We all have one!

If God the Father created you for a purpose, and that purpose is within your redemptive gift, can we know what the purpose is?

 

That sounds like a riddle.  But isn't "What is my purpose?" the great riddle of life?

 

Have you ever wondered about Solomon and why he lamented all of the time and whined about how meaningless life was.  What did he do with all that wisdom if that was his conclusion?  Are we meant to think life is nothing more than frustration and futility because Solomon arrived at that conclusion?

 

I know we all have days where Solomon expresses us in a way.  We all feel we have "chased after the wind, " or there is nothing better than a good meal, since the rest feels unexplainable.  But even on the worst of days, we don't believe that is what it is meant to be or could be.

 

So what about Solomon?  Didn't he figure it out?

 

No, he did not.  As a ruler of renoun and respect, with every available resource at this fingertips, Solomon could have easily have introduced the whole world to His God, expanding God's kingdom,  rather than his own.  Of course his life seemed meaningless, because all the building that he did was for his own kingdowm.     When he said "All is vanity and vexation of spirit, " he confessed the way he was living and feeling, which is how we all feel when we fall short of the glory of finding our birthright, not just stopping and parking at the threshold of understanding.

 

   Although his achievements were great, his satisfaction and feeling of fulfillment were not.   

 

That is heartbreaking, really.  We want life that  makes us feel we are living with purpose.  As Christians, we want that desperately because we have already discovered a major piece of the puzzle and our desire to walk in the fulness of our purpose feels close to us.

 

There are people, who have never heard of redemptive gifts, who succeed in life and achieve their purposes and claim their inheritances.  And there are some who live broadly within their gifting with large, significant lives, but who don't have the satisfaction and contentment that securing their birthright offers.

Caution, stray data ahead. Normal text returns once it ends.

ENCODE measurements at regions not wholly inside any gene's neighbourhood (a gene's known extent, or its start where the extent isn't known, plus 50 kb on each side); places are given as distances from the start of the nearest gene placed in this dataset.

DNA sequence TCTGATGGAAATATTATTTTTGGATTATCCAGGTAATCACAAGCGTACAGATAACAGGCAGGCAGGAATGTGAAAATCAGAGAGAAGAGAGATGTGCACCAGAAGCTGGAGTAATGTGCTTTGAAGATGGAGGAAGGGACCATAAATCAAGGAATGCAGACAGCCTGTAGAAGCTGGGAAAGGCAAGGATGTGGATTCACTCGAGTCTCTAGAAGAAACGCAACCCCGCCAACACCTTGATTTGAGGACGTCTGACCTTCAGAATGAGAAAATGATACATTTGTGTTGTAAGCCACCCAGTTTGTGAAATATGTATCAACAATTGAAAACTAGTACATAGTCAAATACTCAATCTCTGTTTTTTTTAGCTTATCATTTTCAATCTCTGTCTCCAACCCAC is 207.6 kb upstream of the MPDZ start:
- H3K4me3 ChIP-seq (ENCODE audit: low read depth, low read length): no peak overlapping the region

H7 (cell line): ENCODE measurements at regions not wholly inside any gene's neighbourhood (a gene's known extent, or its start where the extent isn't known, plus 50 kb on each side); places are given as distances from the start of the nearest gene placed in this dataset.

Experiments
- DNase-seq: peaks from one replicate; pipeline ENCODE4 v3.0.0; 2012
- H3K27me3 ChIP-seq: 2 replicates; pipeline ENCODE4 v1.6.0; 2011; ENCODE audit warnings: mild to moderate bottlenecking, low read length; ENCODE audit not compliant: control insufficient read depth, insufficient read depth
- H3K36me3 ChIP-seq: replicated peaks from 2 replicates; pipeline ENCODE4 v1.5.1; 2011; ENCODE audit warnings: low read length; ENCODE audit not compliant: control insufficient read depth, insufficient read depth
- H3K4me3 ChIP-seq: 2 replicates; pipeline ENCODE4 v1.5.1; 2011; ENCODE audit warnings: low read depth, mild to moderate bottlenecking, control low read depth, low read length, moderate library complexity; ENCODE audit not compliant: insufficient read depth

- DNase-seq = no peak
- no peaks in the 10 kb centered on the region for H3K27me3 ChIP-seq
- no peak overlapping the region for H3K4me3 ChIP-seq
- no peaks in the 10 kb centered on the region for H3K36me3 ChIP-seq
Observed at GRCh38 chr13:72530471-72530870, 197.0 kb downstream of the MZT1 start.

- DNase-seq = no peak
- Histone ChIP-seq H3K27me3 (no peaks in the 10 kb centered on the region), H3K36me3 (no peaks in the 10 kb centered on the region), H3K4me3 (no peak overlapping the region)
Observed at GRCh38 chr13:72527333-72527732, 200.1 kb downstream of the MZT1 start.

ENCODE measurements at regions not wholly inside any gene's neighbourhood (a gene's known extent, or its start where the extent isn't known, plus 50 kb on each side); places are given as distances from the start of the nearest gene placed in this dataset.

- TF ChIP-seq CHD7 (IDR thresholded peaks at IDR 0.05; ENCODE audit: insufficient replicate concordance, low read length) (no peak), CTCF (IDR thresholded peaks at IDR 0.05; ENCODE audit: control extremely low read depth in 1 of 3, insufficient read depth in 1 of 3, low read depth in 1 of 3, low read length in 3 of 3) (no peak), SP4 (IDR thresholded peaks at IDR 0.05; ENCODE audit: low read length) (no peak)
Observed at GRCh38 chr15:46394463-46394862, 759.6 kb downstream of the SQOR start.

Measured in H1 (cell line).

So what is a birthright?

 

Every one of the gifts has one, but they are not easily achieved.  They really come to us by grace, through hardship at times, dedication,  and desire.  As we overcome the obstacles in our own gifting that arise along the way, we walk into the birthright inheritance.  

 

So we have a gift and yet within that gift are obstacles to our getting our birthright?

 

Yes.  That's right.

 

There many paths we can take.  How do we continue to move toward securing all of the blessings of the birthright,   

 

For instance, Jesus came to earth fully equipped and on a mission to save the World.  But he didn't charm the world, or win the world over with his teaching or declaration of who he was, or demonstrate power in order to win others, or any egocentric thing at all.  He didn't show His credentials.  He went about His father's business, and for a long time under a veil of secrecy.  He looked to Heaven for instructions and He did His father's will.  

 

What was His birthright?  Redemption of the world.